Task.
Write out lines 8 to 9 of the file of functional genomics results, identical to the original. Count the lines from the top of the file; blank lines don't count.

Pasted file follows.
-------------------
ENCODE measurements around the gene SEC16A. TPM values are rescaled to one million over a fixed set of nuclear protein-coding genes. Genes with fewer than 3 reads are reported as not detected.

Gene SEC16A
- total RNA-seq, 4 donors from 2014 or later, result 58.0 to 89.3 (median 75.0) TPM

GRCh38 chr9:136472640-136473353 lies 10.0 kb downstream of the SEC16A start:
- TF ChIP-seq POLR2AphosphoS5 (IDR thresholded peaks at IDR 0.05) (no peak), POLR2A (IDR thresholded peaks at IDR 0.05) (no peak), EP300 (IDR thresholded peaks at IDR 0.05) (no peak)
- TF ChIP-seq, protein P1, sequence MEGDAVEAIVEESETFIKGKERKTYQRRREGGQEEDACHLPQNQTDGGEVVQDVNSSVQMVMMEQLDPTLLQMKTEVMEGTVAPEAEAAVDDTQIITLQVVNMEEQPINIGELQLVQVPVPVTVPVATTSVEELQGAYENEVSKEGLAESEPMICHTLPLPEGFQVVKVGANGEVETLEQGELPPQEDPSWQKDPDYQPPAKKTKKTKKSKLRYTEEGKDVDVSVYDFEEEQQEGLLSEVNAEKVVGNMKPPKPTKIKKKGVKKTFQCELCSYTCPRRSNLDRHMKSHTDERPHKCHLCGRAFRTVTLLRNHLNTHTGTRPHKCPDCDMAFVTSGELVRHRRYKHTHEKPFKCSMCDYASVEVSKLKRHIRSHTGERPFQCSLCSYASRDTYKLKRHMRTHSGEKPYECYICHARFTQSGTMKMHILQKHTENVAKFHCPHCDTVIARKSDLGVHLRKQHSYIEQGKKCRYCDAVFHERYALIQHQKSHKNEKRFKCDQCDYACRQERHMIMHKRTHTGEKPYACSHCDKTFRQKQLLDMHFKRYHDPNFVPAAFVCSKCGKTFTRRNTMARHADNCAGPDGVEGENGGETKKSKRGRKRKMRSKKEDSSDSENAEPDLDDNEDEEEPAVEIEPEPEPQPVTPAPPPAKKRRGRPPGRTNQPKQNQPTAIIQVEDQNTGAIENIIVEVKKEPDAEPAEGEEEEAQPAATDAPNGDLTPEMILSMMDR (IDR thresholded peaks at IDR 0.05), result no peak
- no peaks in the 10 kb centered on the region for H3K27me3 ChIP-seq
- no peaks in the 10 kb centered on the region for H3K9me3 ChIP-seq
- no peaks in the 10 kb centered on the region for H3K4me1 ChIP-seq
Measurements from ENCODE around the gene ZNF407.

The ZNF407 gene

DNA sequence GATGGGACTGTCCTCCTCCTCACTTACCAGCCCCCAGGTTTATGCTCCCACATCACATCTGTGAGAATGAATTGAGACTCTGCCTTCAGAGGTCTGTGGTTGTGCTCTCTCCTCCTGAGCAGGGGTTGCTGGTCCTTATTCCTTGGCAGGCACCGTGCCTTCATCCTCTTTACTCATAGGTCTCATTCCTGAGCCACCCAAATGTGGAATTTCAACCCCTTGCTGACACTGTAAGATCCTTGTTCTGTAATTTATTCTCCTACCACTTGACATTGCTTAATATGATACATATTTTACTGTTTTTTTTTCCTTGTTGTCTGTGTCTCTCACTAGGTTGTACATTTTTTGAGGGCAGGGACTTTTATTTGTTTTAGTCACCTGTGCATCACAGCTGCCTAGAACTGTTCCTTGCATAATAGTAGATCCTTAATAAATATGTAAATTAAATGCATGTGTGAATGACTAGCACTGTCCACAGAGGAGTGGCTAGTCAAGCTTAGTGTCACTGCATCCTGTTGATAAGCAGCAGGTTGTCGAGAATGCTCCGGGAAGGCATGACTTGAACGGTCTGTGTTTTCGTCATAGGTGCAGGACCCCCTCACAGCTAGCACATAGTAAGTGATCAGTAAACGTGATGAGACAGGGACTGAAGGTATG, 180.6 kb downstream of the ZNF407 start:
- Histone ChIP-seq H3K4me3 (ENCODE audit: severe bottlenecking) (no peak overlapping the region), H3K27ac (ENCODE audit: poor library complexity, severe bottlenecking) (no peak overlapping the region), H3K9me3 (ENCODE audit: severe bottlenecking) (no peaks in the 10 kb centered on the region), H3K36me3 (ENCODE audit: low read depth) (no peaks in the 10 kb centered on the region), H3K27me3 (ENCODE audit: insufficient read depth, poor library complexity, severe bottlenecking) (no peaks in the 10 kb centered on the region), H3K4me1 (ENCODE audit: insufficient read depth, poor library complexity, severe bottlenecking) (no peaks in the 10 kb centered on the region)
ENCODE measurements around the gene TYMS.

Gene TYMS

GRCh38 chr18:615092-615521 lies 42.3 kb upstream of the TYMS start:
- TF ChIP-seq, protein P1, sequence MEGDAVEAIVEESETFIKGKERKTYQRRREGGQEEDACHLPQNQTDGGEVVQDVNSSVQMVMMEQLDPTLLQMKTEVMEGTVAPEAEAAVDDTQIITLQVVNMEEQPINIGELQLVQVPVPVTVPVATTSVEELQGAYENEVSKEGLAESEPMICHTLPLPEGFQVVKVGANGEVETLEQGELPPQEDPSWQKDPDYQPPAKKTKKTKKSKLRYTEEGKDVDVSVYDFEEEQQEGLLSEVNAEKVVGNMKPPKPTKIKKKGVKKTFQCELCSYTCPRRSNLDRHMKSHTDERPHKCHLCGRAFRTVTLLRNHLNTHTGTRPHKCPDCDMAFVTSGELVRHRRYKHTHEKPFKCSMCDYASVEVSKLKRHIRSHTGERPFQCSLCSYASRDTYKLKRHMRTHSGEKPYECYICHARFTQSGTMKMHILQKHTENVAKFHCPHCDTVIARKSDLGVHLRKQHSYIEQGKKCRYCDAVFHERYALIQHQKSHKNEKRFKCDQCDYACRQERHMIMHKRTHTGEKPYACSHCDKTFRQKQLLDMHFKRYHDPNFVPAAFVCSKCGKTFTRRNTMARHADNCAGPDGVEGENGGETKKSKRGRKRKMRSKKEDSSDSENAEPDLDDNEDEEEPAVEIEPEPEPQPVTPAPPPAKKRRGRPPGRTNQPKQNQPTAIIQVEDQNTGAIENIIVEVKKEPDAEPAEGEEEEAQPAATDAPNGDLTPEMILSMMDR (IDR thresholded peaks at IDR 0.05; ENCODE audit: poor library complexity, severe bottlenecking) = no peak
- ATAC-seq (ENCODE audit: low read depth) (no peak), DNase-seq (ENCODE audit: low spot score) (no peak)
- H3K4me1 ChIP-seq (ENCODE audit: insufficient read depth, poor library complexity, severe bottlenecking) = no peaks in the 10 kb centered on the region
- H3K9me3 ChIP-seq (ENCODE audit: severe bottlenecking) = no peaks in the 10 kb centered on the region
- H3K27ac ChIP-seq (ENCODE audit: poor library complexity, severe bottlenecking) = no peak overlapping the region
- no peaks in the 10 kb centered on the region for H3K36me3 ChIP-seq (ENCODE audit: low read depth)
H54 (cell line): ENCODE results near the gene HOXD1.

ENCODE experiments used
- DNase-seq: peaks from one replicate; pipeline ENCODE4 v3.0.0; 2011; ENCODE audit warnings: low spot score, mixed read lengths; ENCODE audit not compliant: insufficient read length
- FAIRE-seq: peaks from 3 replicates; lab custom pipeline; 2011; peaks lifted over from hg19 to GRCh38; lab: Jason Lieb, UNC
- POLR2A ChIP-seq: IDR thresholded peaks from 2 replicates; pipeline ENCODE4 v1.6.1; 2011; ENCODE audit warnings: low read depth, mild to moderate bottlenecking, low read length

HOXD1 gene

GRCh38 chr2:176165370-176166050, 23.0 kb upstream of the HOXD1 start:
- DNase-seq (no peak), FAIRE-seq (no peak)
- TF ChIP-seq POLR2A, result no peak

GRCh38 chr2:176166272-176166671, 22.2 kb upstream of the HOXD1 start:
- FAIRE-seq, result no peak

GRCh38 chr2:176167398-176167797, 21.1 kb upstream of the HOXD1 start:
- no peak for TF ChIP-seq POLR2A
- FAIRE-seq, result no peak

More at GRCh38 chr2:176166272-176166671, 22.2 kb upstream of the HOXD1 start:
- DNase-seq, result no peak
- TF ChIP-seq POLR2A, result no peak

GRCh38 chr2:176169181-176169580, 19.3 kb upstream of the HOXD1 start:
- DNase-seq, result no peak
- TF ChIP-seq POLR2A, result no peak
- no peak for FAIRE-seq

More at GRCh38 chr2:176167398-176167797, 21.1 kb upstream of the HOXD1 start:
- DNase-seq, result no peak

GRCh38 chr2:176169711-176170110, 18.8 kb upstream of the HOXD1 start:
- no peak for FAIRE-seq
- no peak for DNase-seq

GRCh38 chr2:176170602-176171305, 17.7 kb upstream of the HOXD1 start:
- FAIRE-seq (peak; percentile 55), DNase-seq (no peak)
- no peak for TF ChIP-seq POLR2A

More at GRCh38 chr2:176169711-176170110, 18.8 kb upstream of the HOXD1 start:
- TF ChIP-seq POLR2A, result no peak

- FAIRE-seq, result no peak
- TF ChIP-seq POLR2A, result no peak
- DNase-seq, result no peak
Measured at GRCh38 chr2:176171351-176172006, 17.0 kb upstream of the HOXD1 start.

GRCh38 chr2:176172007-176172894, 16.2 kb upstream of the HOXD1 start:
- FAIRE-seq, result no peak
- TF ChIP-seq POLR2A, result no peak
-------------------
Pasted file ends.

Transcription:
- no peaks in the 10 kb centered on the region for H3K9me3 ChIP-seq
- no peaks in the 10 kb centered on the region for H3K4me1 ChIP-seq